ST. PETERSBURG, Fla. — We first found Jaime McKnight and her “neighborhood dog spot” in May after a neighbor reached out to Courtney Robinson on Nextdoor.
The hot pink box was McKnight’s way of spreading a little joy to neighbors while they walked their dogs. She filled it with free dog treats, bags, collars and leashes.
“I mean there’s a ton of dogs in here and it has brought a lot of joy. Now, not so much,” she said.
In July, St. Petersburg Code Enforcement received a complaint from a neighbor about the “ugly pink treat box.” A codes investigator found the neighborhood dog spot was in violation of city code. McKnight received a violation notice.
“Like they say no good deed goes unpunished and it’s really, it’s really silly. I feel like I’m the victim here,” said McKnight.
“I would think that there might possibly be bigger issues at hand in the city to deal with than me and a community box that’s giving out free supplies to my neighbors. I haven’t done anything wrong. I’m not breaking any laws.”
Code enforcement says it’s a violation of city code because even though it’s in her yard, it’s in the "right-of-way," which is a strip of land owned by the city.
According to the violation notice, she needed a permit and without that faced a $500 fine every day it stayed.
“The issue was I didn’t obtain a permit. That’s what they said. And when I followed their directions and contacted the engineering department, they said we don’t give out permits. Okay, so now what am I supposed to do?” asked McKnight.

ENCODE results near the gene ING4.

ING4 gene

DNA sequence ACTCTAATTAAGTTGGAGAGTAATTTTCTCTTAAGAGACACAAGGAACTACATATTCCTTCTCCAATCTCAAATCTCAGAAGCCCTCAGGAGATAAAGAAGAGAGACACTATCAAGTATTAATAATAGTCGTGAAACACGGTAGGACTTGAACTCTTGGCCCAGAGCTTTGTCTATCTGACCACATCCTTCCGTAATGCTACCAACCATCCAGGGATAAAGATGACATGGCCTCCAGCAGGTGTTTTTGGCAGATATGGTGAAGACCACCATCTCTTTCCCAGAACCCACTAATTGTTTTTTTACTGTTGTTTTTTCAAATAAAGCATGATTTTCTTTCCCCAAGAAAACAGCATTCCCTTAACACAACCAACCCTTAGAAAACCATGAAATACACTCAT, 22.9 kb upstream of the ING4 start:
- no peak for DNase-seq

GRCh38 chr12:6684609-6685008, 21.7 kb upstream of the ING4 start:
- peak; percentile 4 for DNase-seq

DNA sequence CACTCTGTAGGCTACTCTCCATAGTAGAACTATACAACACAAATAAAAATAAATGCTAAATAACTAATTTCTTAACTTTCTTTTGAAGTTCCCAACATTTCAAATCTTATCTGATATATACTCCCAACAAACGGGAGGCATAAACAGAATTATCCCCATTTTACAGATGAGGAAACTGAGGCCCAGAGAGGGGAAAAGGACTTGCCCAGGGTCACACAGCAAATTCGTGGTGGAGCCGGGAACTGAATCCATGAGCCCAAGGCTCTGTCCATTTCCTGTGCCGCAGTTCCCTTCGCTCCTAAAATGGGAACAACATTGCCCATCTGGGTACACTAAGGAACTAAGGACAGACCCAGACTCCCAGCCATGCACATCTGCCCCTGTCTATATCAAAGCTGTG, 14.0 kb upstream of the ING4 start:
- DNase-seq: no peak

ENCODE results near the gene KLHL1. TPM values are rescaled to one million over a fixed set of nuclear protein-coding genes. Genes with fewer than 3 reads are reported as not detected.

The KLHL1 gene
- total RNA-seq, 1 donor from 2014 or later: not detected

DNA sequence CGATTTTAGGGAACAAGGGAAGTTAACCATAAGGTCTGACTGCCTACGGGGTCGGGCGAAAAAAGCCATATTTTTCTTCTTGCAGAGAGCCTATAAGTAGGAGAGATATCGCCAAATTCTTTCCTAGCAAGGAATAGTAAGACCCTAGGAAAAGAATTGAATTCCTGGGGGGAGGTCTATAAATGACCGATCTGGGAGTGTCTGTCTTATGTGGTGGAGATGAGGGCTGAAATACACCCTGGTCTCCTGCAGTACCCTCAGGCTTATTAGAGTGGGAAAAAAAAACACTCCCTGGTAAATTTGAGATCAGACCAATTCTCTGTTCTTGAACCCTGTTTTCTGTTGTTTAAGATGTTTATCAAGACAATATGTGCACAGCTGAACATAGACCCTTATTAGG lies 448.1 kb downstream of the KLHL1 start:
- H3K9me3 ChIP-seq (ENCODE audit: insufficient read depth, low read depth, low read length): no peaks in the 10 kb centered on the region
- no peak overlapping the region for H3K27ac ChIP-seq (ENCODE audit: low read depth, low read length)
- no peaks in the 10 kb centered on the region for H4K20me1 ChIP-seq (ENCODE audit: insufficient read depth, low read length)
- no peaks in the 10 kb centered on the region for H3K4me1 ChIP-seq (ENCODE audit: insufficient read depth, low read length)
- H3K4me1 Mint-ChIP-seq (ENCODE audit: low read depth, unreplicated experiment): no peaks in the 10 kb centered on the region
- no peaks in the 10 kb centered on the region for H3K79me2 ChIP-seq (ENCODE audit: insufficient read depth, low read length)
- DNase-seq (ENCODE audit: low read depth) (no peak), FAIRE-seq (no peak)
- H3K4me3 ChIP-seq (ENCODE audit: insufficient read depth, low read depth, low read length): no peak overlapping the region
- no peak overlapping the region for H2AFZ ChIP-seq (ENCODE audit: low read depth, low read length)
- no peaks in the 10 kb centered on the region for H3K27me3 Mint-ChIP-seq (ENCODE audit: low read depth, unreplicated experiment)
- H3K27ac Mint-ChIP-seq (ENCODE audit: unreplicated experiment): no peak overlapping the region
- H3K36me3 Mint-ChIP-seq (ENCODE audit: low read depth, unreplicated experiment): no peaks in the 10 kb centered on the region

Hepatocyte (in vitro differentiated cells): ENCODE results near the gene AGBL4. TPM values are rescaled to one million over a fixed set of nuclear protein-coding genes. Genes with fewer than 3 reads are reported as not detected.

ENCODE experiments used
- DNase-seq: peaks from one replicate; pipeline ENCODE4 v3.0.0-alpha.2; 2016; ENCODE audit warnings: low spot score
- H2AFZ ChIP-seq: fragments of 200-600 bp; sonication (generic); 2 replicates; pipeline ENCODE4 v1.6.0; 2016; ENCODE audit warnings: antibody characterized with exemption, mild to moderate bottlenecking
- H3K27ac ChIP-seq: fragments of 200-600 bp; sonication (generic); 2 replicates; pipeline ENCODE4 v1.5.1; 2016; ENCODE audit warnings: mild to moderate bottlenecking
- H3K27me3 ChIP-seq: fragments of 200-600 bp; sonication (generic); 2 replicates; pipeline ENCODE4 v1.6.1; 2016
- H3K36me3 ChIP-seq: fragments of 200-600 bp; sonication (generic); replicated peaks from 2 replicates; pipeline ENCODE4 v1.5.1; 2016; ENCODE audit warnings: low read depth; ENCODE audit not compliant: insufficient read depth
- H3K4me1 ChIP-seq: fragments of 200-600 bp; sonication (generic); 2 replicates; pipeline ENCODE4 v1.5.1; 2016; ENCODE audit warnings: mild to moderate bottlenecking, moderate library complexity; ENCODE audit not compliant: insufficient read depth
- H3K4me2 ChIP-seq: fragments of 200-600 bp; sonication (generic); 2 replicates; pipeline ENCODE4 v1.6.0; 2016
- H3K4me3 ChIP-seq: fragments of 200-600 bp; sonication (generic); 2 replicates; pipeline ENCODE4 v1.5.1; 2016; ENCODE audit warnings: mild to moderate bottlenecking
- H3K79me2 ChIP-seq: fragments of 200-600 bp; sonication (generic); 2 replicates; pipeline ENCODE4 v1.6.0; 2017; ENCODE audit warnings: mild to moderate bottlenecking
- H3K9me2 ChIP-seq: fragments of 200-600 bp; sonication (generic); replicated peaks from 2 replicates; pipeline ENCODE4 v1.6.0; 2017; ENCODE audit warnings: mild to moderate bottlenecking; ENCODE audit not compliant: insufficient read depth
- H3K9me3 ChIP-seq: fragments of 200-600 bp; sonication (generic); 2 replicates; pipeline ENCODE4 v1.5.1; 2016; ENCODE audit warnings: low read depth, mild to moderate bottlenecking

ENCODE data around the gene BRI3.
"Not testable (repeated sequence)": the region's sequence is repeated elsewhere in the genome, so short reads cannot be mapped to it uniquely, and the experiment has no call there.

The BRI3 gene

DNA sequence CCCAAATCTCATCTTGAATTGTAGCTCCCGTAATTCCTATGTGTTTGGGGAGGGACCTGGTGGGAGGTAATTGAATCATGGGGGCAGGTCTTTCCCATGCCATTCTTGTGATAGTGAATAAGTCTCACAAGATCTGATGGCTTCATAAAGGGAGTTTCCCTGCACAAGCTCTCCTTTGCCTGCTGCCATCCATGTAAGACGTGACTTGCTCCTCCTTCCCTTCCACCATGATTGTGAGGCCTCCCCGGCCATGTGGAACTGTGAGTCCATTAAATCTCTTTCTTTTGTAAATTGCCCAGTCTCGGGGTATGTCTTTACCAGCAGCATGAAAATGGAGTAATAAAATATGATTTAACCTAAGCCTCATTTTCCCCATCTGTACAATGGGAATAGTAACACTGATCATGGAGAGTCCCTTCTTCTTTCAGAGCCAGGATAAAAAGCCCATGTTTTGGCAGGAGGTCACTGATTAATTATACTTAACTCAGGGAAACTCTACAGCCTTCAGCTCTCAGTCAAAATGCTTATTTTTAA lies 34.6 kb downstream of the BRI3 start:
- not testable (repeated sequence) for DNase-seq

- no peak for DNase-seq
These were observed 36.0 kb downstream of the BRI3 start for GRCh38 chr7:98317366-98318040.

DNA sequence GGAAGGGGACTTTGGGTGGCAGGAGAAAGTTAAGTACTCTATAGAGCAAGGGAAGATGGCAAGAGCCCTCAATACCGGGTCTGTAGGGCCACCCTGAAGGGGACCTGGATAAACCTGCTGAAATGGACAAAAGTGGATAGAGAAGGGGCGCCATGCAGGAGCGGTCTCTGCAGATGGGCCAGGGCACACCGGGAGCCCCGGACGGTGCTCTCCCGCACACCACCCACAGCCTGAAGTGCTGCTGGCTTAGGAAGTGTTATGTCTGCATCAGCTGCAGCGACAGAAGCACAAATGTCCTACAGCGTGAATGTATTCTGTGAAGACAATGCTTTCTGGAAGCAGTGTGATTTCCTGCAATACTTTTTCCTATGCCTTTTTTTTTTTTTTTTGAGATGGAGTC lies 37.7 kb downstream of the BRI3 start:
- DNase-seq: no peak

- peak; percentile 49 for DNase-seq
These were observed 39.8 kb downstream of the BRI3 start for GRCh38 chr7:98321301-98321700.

She turned to 10.
10 Investigates’ Courtney Robinson talked with James Corbett. He’s the Director of Code Enforcement for the city.
Corbett explained the simple solution would be to move it off the right-of-way but admitted that was left out of the violation notice and should have been clear.
“You know, the other thing is that this tiny library, tiny whatever it is, is a fairly new concept and the code, this code was written years ago and didn’t anticipate these types of items this is kind of the code that says you can’t put anything in the right-of-way,” said Corbett.
Corbett said code investigators are not actively looking for community boxes, little lending libraries or free pantries that are in violation, but when they receive a complaint they are obligated to investigate and that’s what happened in McKnight’s case.
“So just generally, we want to keep things out of the right-of-way. There are a lot of utilities that run under the right-of-way. And we want to make sure these items are placed on private property,” he said.
Corbett says signs, including campaign signs or even mailboxes aren’t allowed and although occasionally the city grants permits for something like a mailbox, it’s not common.
The right-of-way footage differs from yard to yard. You can look at the property appraiser’s website to check where the line is.
Corbett says in many cases, one of the easiest ways is to find the water meter and measure about three feet into your yard. The most technical and accurate way to know where your property ends, and the city’s right-of-way begins is to get a survey.
McKnight agreed to take down the box and move it to another spot in her yard. The city closed its investigation and McKnight hopes to have the dog box back up soon for her neighbors to enjoy.